Forcing Freedom on the Muslim World
Steven Platzer - Chicago

Why do conservatives like Mr. Goldish, and presumably other supporters of the Bush administration's interventions in Iraq, think that democracy is something which can be imposed on other peoples? They do so, apparently, due to a belief that democracy is not only the highest form of human political order, but one to which all humans naturally incline, and that if given a chance to move in that direction, they undoubtedly will.

Now I have absolutely no problem with this way of thinking as an ideal and one to which we should contribute whatever we can. My problem, however, is with the radically ahistorical world view that seems to go along with it in the case of American conservatives. Perhaps this is because our nation does not really have a pre-modern history like the rest of the world does. We have of course had to struggle throughout our history with numerous problems impeding the progress of our democratization, and in all honesty, it should be acknowledged by conservatives that we still have a long way to go before the democratic promise of America is adequately realized. This doesn't mean that we haven't come a long way. In my own life I have seen a great deal of progress towards a fuller and more desirable democracy in this country. Yet we have a long way still to go and nobody should pretend otherwise.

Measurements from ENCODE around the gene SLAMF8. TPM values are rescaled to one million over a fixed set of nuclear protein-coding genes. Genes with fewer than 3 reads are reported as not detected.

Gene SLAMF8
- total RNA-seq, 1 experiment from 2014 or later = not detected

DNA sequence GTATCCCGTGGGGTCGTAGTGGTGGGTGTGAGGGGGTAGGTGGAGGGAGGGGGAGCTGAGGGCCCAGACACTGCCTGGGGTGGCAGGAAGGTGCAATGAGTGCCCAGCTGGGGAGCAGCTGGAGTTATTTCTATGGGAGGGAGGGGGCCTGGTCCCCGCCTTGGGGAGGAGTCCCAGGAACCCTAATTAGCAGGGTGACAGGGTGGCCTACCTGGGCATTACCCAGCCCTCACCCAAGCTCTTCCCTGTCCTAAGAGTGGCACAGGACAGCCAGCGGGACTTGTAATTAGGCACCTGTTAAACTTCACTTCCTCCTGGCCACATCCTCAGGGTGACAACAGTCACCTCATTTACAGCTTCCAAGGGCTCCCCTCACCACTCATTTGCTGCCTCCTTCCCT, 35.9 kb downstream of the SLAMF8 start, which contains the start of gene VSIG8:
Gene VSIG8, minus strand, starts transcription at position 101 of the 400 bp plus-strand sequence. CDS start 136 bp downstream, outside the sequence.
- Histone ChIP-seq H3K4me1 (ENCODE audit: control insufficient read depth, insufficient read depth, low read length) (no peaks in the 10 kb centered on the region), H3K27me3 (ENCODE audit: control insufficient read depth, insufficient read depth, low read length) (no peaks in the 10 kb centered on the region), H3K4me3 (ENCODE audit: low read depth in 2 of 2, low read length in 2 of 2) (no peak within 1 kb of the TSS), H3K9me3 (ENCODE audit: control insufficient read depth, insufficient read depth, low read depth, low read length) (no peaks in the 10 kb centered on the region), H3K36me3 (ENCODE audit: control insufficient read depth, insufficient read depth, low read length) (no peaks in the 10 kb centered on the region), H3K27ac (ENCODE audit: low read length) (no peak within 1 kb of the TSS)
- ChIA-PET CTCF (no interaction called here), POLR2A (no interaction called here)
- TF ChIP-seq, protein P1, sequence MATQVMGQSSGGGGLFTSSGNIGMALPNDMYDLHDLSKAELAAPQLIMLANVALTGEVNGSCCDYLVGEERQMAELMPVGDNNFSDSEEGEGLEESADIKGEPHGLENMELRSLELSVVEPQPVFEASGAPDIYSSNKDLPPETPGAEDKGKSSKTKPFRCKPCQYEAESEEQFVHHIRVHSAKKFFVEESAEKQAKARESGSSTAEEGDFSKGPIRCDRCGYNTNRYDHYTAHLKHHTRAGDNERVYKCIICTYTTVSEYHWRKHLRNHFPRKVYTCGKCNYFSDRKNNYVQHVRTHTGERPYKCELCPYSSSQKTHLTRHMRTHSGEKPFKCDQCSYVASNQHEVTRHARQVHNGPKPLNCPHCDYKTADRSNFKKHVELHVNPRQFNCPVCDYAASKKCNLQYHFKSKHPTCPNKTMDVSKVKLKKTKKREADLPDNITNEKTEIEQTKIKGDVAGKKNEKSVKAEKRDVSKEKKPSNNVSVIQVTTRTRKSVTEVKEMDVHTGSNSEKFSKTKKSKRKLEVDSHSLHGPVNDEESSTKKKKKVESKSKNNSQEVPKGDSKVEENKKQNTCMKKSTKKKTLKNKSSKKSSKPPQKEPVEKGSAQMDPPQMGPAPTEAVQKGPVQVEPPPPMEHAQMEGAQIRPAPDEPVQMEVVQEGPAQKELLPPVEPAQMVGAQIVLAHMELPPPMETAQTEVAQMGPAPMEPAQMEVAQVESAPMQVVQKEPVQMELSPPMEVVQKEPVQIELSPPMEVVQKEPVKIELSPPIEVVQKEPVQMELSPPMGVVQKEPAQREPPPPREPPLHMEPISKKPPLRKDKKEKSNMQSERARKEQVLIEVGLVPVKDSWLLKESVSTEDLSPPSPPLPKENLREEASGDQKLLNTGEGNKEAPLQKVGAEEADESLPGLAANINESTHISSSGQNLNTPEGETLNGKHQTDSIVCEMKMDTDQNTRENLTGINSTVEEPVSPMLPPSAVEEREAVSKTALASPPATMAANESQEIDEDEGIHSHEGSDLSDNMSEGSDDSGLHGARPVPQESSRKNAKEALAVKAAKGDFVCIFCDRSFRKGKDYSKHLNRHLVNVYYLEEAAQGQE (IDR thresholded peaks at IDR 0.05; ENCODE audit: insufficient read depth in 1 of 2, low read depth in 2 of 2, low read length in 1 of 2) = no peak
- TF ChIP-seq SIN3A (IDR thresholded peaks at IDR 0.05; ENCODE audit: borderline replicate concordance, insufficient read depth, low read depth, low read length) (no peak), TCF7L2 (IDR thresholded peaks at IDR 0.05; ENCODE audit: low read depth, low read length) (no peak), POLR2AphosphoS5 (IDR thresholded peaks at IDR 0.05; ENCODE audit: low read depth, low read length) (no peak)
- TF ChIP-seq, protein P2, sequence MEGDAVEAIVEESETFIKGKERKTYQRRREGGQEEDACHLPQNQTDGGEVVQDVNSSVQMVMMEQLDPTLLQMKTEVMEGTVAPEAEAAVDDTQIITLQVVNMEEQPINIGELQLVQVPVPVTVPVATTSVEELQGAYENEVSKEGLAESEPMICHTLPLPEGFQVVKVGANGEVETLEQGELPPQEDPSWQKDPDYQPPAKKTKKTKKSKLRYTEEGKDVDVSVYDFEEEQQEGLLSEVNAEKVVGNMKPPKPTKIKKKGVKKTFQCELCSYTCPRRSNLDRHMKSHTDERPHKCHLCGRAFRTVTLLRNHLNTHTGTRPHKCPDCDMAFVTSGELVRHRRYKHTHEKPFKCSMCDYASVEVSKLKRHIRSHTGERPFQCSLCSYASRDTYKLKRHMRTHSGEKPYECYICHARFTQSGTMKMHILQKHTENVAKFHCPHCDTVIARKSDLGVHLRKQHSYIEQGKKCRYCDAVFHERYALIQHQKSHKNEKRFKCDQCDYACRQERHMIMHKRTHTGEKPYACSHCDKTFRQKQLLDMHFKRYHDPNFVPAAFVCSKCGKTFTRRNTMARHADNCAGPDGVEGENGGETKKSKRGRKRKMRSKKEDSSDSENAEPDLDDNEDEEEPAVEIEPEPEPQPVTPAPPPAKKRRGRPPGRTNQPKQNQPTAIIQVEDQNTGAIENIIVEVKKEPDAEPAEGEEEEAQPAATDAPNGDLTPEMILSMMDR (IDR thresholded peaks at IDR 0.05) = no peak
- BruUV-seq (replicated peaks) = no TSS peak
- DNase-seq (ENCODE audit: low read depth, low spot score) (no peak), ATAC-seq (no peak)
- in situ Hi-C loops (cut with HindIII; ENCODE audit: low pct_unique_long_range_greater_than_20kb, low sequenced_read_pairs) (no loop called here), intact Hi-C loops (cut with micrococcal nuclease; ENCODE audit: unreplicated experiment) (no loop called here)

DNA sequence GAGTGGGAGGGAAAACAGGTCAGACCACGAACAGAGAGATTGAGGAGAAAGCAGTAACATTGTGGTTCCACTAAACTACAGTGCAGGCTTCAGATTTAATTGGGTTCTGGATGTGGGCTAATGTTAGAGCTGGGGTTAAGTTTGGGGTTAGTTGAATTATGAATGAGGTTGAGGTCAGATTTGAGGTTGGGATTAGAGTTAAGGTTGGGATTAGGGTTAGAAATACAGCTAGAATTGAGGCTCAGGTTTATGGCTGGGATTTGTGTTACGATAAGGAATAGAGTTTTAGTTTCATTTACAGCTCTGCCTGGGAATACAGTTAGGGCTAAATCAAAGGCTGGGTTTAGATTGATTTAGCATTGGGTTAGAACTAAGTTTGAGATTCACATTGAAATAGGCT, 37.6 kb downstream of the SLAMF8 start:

But in other parts of the world, notably the Muslim Middle East, there are still many kinds of problems that have to be internally resolved before the kind of democratization we would like to see takes place. So at the same time that we do what we can to help democracy take root and flourish in that part of the world, we should be mindful of the need to do nothing which might make that transformation even harder to happen by exacerbating those historically bequeathed problem. And that, I would suggest, is what the Bush administration has failed to pay proper attention to. Our intentions may be good, but as many have observed, the path to hell is often paved by other people's good intentions.